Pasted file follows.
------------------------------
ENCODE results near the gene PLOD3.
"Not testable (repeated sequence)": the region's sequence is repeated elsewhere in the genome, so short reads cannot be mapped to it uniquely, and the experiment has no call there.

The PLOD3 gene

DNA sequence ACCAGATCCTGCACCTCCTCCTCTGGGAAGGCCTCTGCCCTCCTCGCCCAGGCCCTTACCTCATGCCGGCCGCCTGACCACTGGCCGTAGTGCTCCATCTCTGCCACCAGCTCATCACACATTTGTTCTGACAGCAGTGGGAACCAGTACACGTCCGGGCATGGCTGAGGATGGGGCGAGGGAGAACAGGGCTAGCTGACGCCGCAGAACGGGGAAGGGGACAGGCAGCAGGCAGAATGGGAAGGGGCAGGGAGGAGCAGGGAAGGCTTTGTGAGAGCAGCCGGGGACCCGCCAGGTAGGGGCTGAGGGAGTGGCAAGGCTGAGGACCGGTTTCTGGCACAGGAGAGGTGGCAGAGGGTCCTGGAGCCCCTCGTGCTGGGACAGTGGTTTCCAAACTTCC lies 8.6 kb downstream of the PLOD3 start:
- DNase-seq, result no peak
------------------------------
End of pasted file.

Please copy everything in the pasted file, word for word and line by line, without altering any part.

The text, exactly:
ENCODE results near the gene PLOD3.
"Not testable (repeated sequence)": the region's sequence is repeated elsewhere in the genome, so short reads cannot be mapped to it uniquely, and the experiment has no call there.

The PLOD3 gene

DNA sequence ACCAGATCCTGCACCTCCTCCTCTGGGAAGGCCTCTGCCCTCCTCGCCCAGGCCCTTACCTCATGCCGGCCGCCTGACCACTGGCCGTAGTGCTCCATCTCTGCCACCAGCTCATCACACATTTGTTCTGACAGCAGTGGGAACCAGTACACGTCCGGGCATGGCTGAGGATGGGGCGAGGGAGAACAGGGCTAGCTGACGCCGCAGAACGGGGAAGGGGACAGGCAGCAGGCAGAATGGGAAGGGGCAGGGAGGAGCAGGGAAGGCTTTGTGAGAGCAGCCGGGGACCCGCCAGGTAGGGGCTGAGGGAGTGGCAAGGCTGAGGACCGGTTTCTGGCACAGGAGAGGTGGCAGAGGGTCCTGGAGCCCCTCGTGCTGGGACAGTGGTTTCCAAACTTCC lies 8.6 kb downstream of the PLOD3 start:
- DNase-seq, result no peak